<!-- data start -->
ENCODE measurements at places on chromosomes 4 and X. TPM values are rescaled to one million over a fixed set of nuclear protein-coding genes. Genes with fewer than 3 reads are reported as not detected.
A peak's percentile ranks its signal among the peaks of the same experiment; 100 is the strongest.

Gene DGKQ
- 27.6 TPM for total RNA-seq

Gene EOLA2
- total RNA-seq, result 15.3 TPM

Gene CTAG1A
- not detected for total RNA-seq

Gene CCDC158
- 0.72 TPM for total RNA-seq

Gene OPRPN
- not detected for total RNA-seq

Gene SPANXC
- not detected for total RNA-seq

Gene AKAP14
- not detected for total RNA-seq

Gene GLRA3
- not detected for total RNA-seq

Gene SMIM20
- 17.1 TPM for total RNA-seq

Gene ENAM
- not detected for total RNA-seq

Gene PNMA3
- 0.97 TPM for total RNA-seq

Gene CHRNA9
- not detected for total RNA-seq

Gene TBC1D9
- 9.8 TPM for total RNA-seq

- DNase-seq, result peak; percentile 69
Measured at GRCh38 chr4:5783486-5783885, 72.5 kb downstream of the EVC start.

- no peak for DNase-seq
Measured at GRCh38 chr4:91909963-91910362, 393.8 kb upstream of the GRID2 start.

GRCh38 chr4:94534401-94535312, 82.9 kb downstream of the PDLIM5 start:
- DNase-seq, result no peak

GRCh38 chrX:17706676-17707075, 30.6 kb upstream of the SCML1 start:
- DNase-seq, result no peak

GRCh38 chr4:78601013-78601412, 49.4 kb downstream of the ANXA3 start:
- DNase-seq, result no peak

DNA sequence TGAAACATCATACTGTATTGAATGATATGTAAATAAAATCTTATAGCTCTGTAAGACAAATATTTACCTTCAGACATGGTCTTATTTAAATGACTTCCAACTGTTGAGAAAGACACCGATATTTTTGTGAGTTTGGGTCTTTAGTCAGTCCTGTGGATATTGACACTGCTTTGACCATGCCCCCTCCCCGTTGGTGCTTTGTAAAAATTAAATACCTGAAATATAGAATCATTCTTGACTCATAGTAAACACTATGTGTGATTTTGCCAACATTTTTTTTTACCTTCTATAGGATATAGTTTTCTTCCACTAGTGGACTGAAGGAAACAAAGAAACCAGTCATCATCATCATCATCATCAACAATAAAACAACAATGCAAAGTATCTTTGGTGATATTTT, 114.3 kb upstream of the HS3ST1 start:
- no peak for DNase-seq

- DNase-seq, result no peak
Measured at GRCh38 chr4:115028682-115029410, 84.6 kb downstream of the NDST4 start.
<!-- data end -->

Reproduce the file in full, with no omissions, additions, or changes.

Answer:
ENCODE measurements at places on chromosomes 4 and X. TPM values are rescaled to one million over a fixed set of nuclear protein-coding genes. Genes with fewer than 3 reads are reported as not detected.
A peak's percentile ranks its signal among the peaks of the same experiment; 100 is the strongest.

Gene DGKQ
- 27.6 TPM for total RNA-seq

Gene EOLA2
- total RNA-seq, result 15.3 TPM

Gene CTAG1A
- not detected for total RNA-seq

Gene CCDC158
- 0.72 TPM for total RNA-seq

Gene OPRPN
- not detected for total RNA-seq

Gene SPANXC
- not detected for total RNA-seq

Gene AKAP14
- not detected for total RNA-seq

Gene GLRA3
- not detected for total RNA-seq

Gene SMIM20
- 17.1 TPM for total RNA-seq

Gene ENAM
- not detected for total RNA-seq

Gene PNMA3
- 0.97 TPM for total RNA-seq

Gene CHRNA9
- not detected for total RNA-seq

Gene TBC1D9
- 9.8 TPM for total RNA-seq

- DNase-seq, result peak; percentile 69
Measured at GRCh38 chr4:5783486-5783885, 72.5 kb downstream of the EVC start.

- no peak for DNase-seq
Measured at GRCh38 chr4:91909963-91910362, 393.8 kb upstream of the GRID2 start.

GRCh38 chr4:94534401-94535312, 82.9 kb downstream of the PDLIM5 start:
- DNase-seq, result no peak

GRCh38 chrX:17706676-17707075, 30.6 kb upstream of the SCML1 start:
- DNase-seq, result no peak

GRCh38 chr4:78601013-78601412, 49.4 kb downstream of the ANXA3 start:
- DNase-seq, result no peak

DNA sequence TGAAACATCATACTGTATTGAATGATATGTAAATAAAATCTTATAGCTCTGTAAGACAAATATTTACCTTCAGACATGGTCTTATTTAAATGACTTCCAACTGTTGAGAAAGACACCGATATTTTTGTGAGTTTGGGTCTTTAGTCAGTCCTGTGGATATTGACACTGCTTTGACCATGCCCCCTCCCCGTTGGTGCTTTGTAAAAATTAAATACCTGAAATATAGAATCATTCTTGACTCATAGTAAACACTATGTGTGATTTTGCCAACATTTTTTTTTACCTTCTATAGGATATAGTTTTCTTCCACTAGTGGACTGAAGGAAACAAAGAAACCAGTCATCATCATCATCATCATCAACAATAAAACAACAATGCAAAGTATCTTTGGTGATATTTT, 114.3 kb upstream of the HS3ST1 start:
- no peak for DNase-seq

- DNase-seq, result no peak
Measured at GRCh38 chr4:115028682-115029410, 84.6 kb downstream of the NDST4 start.